Paul Revere Didn’t Finish his Famous Midnight Ride…and he Wasn’t Alone

Shultz and Co.

The End of the Road for Revere

Surprisingly, the fact that Revere wasn’t alone in his midnight ride isn’t the only misconception that is often told about that particular piece of history, but it is the most important. The other thing that most people don’t know is that Revere was actually captured outside of Lexington during the ride, preventing him from completing the entire route that had been planned for him.

Instead, Dr. Samuel Prescott finished the ride, while Revere was in the hands of the British. William Dawes, who had met with Revere outside of Lexington, lost his horse and was forced to walk back to Boston instead of finishing the ride with Prescott. Dr. Prescott continued on and warned more and more people of the impending attack, finishing his ride in Concord early on the morning on April 19, 1775.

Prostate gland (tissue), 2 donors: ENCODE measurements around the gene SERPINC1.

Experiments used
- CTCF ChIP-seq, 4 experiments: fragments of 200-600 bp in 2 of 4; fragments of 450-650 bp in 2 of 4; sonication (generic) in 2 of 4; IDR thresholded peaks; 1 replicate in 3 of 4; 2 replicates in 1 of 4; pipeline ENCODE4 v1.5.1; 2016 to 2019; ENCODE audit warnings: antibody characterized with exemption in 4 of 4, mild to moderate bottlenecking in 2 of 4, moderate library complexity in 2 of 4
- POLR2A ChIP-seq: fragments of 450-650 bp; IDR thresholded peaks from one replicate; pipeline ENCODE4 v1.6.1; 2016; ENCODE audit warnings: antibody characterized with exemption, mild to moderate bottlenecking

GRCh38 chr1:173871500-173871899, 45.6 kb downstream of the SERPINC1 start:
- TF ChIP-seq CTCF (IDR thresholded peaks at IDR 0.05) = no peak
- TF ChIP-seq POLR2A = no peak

Revere was eventually released after being threatened, but his horse was confiscated, officially ending his ‘ride’. The American Revolution would soon kick off, and, despite being just one of many patriots who would have a role in the start of the fighting, Revere is to this day one of the best known Americans of that time period.

One of the reasons for this, if we don’t want to place the blame entirely on a poem, is that Revere left records of his journey from Boston to Lexington, whereas we don’t have much in written form from the other riders.

Revere Statue Boston, MA. Boston Globe

Even with the misconceptions, the system that Paul Revere was part of was very important for the Americans at the start of the war. He and the other riders allowed the patriots to gather at least 75 men who would meet the British in Lexington (who had a force of around 700) on April 19, 1775. While the colonies wouldn’t declare independence for another year or so, it was at Lexington and Concord that their stand began, and Paul Revere had his role to play.

Despite the inconsistencies about what happened that night versus what is taught in schools, Revere is highly regarded for his actions, and is immortalized in statues and paintings in historical sites throughout Boston.